TOKYO, Japan – A Japanese health ministry panel on Wednesday, July 20, delayed emergency approval for an oral treatment against COVID-19 that has been developed by Shionogi & Co.
Health experts on the panel voted to support a motion that they would await more data from ongoing clinical trials and continue discussions on the drug, dealing another blow to Shionogi’s global ambitions for the antiviral pill.
Authorities had postponed a decision last month on the drug known as S-217622, which Shionogi hopes will compete with products from US drugmakers Pfizer and Merck & Co that have already been approved in Japan and elsewhere.
The company has signed an agreement to sell about a million doses to the Japanese government, pending the drug’s approval.
Chief Executive Isao Teshirogi has said that annual production of the drug could reach 10 million doses. It has received US government support for a global Phase III trial.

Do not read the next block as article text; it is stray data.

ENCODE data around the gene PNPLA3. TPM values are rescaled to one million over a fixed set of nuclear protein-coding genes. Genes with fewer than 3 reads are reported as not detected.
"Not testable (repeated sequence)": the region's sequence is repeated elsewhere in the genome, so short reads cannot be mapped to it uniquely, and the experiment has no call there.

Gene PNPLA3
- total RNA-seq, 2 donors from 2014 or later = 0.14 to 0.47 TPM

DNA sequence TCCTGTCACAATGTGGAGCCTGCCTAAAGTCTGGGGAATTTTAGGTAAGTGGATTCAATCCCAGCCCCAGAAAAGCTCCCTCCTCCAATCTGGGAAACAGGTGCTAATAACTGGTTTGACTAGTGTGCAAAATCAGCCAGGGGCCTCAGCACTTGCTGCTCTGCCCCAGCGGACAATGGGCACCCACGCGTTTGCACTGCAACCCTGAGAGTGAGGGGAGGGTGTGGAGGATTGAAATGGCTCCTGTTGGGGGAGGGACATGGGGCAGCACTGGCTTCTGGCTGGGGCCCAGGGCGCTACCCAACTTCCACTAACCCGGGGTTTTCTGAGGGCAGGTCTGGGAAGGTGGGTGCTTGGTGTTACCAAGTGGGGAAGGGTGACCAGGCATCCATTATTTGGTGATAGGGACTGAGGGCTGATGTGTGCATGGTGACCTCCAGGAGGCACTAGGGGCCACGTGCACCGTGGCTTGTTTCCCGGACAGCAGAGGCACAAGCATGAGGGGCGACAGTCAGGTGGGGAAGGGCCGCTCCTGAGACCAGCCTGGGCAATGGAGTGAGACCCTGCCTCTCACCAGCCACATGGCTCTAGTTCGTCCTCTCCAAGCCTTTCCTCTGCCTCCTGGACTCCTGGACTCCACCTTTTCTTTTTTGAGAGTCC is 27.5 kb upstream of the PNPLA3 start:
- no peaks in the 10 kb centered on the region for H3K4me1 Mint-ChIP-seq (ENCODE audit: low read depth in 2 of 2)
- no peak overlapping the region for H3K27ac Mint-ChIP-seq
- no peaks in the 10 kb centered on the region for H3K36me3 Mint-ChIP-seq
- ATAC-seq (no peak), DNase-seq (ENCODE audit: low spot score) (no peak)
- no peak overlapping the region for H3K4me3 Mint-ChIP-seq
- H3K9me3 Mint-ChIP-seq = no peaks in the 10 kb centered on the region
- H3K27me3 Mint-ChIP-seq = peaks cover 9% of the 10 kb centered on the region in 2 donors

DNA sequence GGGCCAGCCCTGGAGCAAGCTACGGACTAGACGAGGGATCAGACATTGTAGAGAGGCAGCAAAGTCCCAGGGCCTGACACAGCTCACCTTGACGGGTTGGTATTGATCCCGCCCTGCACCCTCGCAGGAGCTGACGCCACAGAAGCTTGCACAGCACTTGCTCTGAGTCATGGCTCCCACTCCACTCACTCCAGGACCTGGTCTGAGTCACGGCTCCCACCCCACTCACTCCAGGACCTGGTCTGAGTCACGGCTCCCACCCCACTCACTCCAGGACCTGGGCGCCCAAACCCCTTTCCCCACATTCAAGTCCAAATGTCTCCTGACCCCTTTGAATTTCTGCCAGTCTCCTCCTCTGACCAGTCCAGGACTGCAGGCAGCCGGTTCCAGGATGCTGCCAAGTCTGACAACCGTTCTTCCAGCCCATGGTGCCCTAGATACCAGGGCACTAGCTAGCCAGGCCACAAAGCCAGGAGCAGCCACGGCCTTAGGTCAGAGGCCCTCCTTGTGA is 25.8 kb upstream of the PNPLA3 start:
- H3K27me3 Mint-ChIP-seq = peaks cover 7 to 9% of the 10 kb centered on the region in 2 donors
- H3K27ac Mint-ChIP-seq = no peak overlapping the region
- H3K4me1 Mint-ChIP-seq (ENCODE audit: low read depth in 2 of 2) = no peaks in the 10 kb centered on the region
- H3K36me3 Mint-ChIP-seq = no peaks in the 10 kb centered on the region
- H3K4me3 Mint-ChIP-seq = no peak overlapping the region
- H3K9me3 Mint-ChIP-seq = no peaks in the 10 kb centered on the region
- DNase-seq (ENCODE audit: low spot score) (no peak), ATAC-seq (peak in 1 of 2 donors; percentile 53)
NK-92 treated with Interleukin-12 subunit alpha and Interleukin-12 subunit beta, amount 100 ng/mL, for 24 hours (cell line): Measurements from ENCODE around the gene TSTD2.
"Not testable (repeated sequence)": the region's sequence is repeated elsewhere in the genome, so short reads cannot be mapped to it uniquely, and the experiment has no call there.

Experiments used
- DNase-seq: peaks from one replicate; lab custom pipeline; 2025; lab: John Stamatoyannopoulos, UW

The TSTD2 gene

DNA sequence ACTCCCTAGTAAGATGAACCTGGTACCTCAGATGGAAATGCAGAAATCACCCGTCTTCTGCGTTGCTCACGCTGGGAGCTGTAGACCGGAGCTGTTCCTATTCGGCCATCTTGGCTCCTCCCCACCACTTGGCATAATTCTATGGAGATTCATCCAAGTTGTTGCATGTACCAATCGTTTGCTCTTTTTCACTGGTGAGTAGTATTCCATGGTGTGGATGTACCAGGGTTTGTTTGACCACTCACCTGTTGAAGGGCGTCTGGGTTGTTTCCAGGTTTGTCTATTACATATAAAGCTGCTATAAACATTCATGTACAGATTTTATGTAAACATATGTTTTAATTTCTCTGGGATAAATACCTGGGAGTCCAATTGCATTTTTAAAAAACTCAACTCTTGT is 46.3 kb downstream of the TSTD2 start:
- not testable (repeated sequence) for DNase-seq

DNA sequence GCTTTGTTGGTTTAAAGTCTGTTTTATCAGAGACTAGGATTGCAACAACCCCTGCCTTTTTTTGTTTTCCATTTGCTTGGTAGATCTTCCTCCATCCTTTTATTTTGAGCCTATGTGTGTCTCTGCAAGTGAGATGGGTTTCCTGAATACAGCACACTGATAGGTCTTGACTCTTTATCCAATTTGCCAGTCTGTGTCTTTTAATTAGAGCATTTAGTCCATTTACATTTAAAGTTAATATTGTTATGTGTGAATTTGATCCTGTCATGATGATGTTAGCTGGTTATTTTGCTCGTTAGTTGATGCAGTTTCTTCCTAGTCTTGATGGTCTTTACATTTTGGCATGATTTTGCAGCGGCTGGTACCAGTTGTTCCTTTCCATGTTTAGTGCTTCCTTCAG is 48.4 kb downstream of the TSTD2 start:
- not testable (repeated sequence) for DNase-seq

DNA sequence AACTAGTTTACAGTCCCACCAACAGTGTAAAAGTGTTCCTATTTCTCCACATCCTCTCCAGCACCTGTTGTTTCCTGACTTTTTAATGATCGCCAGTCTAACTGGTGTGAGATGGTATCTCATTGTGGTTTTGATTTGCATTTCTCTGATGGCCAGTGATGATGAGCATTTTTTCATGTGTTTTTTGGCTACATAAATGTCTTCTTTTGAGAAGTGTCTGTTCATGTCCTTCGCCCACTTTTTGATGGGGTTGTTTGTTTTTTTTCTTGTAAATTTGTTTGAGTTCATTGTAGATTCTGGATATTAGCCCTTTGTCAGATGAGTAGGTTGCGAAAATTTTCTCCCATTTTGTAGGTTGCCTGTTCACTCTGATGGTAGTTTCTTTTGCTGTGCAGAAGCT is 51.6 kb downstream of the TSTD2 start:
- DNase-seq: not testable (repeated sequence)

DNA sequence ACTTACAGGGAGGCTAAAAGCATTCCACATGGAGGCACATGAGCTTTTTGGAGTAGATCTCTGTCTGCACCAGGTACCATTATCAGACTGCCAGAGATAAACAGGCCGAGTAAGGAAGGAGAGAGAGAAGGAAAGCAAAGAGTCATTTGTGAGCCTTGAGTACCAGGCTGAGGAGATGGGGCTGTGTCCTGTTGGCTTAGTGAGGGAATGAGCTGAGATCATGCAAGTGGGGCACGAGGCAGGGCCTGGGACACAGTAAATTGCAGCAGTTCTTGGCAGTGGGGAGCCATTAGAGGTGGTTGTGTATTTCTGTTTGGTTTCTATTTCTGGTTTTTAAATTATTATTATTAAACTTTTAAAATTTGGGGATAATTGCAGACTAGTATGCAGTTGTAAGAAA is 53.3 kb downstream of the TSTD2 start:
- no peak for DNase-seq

Speculation about the treatment has sent Shionogi’s shares on a rollercoaster ride.
Last month a health ministry panel postponed ruling on the drug because of uncertainty over its effectiveness as well as animal studies showing it could pose a risk to pregnancies.
Shionogi this month said it was preparing to seek approval in China for the drug, shown in pre-clinical studies to display high antiviral activity against the Omicron variants BA.4 and BA.5.
Some members of the health panel said that while trial data had not proved the effectiveness of the drug, the results were positive enough to grant emergency approval to help to tackle a seventh wave of infections and possibly reduce the incidence of so-called “long COVID” effects in patients.
New infections in Japan exceeded 150,000 on Wednesday, the Nikkei newspaper reported.